Whilst Demand Gen campaigns are already available in Beta, they will be available to all advertisers in Google Ads in October. You will then be able to upgrade your existing Discovery campaigns before they are automatically upgraded in early 2024 (think Smart Shopping to Performance Max).
As well as existing targeting capabilities like Custom Intent, In-Market and Affinity audiences, new Lookalike segments are available giving advertisers three options; Narrow (2.5%), Balanced (5%) and Broad (10%).
Available bid strategies
There four bid strategies on offer through Demand Gen campaigns (Maximise Clicks, Target CPA, Maximise Conversions, Target ROAS).
The inclusion of Target ROAS and Target CPA has divided opinions by blurring the lines on how marketers have traditionally bought, optimised and communicated how generating demand should be measured. Measurement tends to be centred around metrics such as reach, frequency, engagement and attention.
However, the campaign type will inevitably mature and improve over time and, if advertisers can close the gap between the mid-funnel and lower funnel metrics using this campaign type, we can only assume the share of mid-funnel spend will start to divert towards Google and away from their social competitors. Time will tell.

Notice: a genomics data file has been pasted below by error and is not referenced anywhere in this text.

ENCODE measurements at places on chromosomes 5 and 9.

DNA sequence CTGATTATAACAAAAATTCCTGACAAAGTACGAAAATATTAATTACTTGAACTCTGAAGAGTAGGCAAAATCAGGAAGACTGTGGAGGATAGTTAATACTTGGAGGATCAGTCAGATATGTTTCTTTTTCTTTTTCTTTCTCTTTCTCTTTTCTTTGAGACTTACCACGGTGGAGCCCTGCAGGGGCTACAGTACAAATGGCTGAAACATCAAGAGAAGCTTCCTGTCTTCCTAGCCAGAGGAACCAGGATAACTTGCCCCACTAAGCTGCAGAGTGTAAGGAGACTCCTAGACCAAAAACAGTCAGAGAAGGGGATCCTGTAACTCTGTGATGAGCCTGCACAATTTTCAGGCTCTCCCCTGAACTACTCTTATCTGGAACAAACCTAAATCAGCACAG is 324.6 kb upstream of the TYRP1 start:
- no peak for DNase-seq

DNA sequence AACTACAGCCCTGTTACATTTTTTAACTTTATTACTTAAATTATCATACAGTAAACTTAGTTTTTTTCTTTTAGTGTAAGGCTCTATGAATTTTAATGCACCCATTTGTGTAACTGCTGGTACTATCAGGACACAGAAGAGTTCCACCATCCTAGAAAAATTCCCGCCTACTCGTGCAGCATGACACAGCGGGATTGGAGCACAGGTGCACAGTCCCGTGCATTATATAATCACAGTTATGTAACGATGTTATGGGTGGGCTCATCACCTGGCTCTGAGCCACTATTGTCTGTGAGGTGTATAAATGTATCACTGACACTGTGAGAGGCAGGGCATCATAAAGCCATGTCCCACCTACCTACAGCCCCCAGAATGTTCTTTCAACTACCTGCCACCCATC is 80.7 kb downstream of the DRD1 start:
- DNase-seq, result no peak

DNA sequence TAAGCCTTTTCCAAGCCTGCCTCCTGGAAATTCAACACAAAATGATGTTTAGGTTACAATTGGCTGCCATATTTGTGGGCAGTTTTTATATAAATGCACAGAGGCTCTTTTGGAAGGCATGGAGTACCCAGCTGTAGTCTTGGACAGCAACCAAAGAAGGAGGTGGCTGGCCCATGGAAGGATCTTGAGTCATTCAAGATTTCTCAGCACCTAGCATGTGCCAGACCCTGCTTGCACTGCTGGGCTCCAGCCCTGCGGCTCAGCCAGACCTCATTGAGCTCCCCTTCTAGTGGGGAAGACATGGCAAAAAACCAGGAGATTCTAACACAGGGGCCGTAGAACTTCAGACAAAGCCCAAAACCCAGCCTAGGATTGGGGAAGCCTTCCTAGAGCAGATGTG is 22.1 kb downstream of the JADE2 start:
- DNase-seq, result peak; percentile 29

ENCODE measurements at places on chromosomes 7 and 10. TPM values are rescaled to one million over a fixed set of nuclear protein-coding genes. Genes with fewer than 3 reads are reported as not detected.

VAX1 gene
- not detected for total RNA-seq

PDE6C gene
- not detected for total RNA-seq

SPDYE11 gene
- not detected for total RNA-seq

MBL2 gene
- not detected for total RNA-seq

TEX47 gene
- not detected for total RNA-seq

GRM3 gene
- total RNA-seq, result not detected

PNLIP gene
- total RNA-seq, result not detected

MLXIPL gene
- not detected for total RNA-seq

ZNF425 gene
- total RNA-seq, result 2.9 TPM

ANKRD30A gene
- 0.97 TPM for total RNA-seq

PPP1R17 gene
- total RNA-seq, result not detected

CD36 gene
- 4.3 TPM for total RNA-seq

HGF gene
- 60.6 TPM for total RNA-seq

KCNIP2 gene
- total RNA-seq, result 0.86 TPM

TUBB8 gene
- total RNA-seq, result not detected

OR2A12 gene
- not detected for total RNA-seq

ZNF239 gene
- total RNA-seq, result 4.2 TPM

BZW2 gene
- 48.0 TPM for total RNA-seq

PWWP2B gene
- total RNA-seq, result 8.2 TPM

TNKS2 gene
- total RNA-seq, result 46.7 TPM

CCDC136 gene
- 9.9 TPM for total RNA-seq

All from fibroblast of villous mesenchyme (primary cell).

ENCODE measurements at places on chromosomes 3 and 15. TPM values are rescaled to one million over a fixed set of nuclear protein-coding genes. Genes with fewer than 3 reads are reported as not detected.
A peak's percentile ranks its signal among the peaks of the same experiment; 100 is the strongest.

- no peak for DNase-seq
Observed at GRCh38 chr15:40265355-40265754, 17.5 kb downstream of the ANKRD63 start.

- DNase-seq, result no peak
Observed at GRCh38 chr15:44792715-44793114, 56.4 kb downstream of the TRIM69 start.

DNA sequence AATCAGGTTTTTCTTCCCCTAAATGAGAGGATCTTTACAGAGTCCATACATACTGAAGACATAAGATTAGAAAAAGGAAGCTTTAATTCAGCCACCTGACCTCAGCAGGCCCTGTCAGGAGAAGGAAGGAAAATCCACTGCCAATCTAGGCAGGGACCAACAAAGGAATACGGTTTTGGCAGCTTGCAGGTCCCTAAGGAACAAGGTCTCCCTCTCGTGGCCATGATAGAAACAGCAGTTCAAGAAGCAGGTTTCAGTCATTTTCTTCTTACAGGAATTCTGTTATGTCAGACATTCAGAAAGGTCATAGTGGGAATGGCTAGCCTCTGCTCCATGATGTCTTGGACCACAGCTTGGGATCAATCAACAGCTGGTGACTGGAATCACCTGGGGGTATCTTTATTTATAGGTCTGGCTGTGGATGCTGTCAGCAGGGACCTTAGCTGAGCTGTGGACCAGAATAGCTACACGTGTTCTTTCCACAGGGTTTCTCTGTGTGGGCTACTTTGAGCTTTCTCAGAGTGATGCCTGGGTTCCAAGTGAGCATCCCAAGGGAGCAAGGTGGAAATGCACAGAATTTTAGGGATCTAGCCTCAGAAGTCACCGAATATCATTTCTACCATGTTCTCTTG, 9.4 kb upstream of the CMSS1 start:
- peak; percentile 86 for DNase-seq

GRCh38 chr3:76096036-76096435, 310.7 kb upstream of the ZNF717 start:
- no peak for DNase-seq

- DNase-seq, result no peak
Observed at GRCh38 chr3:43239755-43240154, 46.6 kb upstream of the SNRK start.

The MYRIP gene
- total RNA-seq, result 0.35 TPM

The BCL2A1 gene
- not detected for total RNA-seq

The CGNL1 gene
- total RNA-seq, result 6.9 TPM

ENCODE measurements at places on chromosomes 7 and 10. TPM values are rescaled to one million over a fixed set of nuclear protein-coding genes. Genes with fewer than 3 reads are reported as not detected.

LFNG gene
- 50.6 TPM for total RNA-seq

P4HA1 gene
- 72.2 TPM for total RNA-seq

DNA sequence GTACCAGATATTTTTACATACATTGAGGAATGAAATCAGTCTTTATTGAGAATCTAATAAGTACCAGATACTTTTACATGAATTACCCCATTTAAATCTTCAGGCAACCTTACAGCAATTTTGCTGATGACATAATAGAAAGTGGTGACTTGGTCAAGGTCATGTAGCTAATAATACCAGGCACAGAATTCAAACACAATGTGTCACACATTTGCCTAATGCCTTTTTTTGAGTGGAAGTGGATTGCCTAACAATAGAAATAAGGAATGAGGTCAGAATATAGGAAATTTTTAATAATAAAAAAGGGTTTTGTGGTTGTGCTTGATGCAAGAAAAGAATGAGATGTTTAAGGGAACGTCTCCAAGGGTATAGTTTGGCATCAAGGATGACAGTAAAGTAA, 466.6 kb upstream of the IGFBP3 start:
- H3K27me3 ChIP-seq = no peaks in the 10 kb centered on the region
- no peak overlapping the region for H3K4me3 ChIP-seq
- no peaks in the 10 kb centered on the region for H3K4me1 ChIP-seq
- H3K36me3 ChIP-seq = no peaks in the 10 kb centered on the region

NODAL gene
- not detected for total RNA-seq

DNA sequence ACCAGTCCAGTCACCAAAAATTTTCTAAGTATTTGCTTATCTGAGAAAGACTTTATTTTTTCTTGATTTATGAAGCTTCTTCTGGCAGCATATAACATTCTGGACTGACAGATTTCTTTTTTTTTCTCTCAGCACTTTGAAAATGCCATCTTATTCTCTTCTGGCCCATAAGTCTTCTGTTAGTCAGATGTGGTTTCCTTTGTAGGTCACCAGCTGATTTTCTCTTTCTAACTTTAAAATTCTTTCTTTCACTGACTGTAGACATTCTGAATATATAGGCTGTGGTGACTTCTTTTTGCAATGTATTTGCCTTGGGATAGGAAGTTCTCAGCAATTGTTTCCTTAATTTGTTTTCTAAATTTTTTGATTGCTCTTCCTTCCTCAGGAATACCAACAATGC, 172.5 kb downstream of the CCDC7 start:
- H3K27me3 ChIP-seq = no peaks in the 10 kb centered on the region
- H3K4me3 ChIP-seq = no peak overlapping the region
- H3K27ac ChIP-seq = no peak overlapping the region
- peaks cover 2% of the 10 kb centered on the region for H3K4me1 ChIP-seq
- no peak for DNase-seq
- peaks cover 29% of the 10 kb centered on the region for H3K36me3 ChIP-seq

Available measurement tactics
Lift studies have been widely adopted to shine a light on how audience sentiment can shift after being exposed to ads. Encouragingly, Google has made it possible to measure Demand Gen campaigns in the same way using self-serve tools like Brand Lift, Ad Recall, Purchase Consideration, Favorability, and Purchase Intent.
Search Lift has also been a handy tool when running Demand Gen campaigns in understanding the relationship between YouTube Ad exposure and keyword (usually brand) uplift. Whilst Conversion Lift studies will prove the true impact and incrementality.
Budget permitting, all of these should run in tandem to give a holistic view on the contribution Demand Gen campaigns are having on overall performance.
Will we see brands diversify spend from social channels to Demand Gen campaigns in a bid to create (and increase) interest?
With AI powered bidding and measurement, and tailored ad experiences resulting in expanded impact, testing this next campaign type is a must.
Demand Gen is now available globally to all Google Ads customers and getting started is simple. Get started before the automatic roll-out in Q1 2024 and enjoy first-mover advantage!